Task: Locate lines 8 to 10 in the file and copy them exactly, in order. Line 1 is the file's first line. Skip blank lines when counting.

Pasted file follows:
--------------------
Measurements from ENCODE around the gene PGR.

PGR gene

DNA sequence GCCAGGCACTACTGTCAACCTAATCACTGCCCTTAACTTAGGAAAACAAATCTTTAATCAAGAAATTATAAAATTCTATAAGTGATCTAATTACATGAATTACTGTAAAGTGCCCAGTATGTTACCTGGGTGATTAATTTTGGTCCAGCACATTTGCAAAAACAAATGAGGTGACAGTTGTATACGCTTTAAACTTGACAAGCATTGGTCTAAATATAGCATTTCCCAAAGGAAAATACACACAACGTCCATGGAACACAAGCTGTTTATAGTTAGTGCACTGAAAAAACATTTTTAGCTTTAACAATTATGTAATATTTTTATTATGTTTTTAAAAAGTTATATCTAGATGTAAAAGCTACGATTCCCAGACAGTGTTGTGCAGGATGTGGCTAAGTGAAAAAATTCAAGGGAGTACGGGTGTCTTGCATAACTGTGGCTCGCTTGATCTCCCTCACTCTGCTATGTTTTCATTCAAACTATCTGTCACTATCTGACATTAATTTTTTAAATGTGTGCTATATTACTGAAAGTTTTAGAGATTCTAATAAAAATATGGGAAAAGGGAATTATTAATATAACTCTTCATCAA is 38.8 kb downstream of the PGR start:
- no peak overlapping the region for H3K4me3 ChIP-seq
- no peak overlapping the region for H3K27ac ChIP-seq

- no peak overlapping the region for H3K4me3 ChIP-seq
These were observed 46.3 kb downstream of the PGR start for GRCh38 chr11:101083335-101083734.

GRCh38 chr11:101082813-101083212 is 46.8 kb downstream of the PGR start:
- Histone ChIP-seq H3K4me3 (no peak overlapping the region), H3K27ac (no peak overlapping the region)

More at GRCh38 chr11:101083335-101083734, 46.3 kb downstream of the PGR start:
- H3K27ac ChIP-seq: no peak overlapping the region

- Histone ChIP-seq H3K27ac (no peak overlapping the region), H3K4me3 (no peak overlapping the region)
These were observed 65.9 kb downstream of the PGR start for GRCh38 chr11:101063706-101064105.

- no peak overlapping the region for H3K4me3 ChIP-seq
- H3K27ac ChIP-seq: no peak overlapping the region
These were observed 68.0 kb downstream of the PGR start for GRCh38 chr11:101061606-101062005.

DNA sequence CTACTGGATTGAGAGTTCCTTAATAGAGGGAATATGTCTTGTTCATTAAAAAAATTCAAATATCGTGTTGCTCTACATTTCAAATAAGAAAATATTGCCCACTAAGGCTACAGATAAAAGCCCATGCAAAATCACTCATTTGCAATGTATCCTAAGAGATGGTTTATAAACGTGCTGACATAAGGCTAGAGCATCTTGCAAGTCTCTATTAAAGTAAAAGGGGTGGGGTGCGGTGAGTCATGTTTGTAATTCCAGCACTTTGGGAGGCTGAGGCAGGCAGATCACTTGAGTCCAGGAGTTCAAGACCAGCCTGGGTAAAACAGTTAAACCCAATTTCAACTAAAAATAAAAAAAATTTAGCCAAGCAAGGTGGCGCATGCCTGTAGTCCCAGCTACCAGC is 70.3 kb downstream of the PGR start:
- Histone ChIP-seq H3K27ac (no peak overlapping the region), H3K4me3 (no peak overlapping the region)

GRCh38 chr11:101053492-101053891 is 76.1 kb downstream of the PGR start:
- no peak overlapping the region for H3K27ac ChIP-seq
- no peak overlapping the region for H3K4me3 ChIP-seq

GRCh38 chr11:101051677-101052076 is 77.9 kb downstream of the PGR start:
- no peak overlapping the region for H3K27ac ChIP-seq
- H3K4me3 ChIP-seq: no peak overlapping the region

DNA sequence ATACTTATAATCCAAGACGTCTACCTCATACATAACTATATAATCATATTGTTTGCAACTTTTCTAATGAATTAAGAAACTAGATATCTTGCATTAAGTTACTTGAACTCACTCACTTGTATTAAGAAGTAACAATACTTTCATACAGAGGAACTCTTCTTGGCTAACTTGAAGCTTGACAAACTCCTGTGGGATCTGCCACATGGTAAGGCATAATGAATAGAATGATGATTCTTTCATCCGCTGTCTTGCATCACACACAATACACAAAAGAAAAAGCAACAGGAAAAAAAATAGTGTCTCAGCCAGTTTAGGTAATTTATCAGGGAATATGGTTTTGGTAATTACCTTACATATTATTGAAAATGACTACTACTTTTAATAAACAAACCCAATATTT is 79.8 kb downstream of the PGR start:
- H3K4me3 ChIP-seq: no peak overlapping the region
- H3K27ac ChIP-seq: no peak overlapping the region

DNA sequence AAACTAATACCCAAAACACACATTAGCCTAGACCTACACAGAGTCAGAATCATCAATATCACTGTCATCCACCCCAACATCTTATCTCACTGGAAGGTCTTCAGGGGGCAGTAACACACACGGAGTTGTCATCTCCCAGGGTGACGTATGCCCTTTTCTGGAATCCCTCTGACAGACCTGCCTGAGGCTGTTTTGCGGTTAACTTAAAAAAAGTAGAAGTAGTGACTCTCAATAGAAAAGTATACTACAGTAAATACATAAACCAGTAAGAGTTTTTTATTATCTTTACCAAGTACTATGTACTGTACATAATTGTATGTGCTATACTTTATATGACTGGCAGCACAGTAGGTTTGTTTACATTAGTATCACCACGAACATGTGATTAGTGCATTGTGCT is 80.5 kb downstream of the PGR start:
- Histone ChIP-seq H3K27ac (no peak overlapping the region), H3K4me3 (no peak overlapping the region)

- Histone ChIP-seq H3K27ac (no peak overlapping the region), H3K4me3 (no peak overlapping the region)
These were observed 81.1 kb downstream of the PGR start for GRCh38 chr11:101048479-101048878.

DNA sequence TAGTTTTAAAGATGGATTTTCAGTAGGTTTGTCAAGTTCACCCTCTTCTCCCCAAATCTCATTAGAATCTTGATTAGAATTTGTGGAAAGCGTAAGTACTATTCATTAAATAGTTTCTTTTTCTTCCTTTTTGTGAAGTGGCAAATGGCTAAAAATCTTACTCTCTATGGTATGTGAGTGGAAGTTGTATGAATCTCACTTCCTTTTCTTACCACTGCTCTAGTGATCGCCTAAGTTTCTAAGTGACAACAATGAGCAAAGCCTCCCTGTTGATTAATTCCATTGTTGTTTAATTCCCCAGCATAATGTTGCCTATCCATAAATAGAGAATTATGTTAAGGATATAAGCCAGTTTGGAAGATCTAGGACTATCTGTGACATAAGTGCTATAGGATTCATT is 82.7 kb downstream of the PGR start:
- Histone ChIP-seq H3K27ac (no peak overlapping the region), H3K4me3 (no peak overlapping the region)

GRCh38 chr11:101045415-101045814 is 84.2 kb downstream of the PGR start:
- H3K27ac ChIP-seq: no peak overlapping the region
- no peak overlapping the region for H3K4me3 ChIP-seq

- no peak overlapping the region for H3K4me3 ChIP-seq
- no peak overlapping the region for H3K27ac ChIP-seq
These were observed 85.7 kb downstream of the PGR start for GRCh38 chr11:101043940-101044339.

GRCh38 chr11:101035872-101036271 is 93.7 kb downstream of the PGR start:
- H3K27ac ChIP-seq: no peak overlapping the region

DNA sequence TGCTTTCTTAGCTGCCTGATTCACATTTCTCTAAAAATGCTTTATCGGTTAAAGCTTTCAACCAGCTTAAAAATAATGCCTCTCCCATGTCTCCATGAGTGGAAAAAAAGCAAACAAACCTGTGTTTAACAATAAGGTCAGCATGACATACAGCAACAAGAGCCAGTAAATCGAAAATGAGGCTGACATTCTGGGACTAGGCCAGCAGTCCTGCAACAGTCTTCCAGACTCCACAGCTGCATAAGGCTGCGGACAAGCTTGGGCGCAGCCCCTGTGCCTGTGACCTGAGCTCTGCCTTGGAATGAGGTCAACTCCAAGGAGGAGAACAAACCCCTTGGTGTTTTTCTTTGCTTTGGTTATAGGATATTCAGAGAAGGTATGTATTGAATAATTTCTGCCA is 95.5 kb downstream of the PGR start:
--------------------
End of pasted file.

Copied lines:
GRCh38 chr11:101082813-101083212 is 46.8 kb downstream of the PGR start:
- Histone ChIP-seq H3K4me3 (no peak overlapping the region), H3K27ac (no peak overlapping the region)

More at GRCh38 chr11:101083335-101083734, 46.3 kb downstream of the PGR start: